This press release from Apple dealt the killer blow:
The new feature helps users prevent senders from knowing when they open an email, and masks their IP address so it can’t be linked to other online activity or used to determine their location.
With close to 60% of the email client share, Apple’s bold move will no doubt have repercussions across the industry, and Gmail etc are bound to follow in their footsteps. Plus, with dramatic headlines like Will Apple end the newsletter boom? There seems to be a desire to make more of this than is necessary. The benefits of email marketing (against other digital channels) are still many – ROI, tracking sales and goal conversions etc. This doesn’t change or remove this, it reinforces the need to do it properly and analyse what’s really going on beneath the open rate.
My take on all this
If anyone actually cares, my take is that this is a positive move. When the Cambridge Analytica data scandal broke, and you (the general public) had a heightened awareness of who stores your data, where it’s stored, and how much of it is out there, the clock started ticking – where the consumer goes, brands follow. Recent tighter anti-spam laws and cookie bans (ruling our Facebook retargeting ads) have meant that big brands and social platforms are biting at the bit to show their willingness to be hot on your privacy – be it through gritted teeth!
My personal (and professional) view of all this, is that I welcome these tighter laws. At some point, we’ve all become the victim of a data breach or found that our data has been passed around to ‘third parties’. We’ve had enough. The time for change is now.
So, what are MailNinja doing about all this?
Email open rates are a vanity metric anyway, I mean, so what if someone has opened your email. Has it made you any more money? Surely if you dive a little deeper you want to be looking at what the purpose of your email marketing is, and for most people, it’s a return on investment by making more sales. An open is an important first step towards this, but it’s useless in itself. Really, the metrics that matter most are the click rate and what happens next. From your email, where did they go, what did they do next, did they convert – did they buy a product or download a guide etc?
With cookies being one of the fundamental ways of tracking this web activity, this in itself will also become more challenging, however, Google announced a new way of getting around this problem, it’s call FLoC. The ‘privacy-first future for web advertising’, apparently. There are also privacy-focused web analytics platforms like Fathom (from Paul Jarvis and Jack Ellis) allowing you to track what’s going on but also respect the privacy of the individual. This is the future.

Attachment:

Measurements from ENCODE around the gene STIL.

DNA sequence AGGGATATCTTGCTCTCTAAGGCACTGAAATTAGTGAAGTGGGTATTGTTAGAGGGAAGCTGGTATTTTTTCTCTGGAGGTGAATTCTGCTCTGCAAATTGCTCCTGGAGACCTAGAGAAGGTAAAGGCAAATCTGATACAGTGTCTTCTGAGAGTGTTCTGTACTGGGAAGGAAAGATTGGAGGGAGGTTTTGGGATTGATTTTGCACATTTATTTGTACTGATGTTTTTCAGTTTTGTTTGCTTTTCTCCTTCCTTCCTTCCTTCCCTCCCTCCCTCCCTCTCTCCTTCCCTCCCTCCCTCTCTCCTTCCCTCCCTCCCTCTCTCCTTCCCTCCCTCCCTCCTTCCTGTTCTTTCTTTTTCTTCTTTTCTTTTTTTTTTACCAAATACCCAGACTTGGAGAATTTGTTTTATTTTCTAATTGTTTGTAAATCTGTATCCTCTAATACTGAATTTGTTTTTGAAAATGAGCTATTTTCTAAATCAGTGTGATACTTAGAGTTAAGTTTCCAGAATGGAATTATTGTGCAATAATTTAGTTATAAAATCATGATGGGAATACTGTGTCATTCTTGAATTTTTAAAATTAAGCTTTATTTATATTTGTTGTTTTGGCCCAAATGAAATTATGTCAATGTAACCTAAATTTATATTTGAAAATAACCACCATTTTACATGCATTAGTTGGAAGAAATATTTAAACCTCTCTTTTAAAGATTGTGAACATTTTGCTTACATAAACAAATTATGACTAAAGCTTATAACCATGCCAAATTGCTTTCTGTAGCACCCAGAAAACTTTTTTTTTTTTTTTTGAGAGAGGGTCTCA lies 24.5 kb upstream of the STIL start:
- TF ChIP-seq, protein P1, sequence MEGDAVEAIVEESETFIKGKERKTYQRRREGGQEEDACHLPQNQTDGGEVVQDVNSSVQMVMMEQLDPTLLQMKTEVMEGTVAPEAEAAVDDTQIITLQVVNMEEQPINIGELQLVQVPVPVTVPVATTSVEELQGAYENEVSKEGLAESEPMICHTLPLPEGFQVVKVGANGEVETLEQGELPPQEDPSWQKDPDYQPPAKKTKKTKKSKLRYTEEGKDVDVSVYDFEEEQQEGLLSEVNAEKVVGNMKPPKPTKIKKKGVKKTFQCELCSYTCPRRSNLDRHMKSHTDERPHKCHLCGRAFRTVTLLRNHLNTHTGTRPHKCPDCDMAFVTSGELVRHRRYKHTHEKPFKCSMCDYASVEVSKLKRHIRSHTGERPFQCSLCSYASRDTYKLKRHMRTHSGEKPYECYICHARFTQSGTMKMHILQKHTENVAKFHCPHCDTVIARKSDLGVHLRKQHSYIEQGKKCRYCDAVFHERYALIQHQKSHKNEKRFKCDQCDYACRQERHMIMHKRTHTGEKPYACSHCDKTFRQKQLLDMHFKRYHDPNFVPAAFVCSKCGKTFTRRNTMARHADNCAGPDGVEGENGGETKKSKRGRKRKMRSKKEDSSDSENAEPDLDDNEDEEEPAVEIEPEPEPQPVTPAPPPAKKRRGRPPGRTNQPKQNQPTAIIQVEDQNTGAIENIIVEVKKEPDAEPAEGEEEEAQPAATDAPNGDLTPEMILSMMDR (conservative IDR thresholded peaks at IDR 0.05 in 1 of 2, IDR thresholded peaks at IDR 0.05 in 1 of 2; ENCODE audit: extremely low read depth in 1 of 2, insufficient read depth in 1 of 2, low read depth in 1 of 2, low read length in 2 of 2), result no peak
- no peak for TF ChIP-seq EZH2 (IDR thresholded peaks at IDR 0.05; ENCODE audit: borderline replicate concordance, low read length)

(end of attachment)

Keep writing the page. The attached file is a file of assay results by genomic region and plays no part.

With that in mind, our planned launch for Chimpmetrics (a Mailchimp analytics app) is on hold, and we are reimagining the app as a metrics dashboard that looks beyond the click, allowing you to set goals and track conversions. It’s super smart, and we’ve really excited about this project. Follow us at @clickrates and look out for the new website going live at https://clickmetrics.io.
As far as our core services go, nothing has changed, we will continue to support you by creating awesome email campaigns.
Mailchimp official statement
We’re aware of Apple’s recent announcement of new features currently in beta that may affect the accuracy of email reporting tools in marketing platforms. While we expect these changes won’t be available to most Apple mail users for some time, we’re paying close attention and will be testing to see what impact they’ll have on our email reporting tools. We’ll keep our partners and users updated as we learn more.
Our reporting tools are an important part of how we achieve our mission to democratize powerful marketing technology for small businesses. These tools help our users optimize their marketing campaigns and develop lasting relationships with their audiences.
To sum this up
If you rewind a few years back, it was expected that your data was being sold or passed around, but nowadays we are all more aware of our rights, so brands big and small want to be seen to be doing the right thing.
If you want to follow what’s going on, my fellow Mailchimp partner Simon Harper started a doc and a thread on LinkedIn, head there to read more.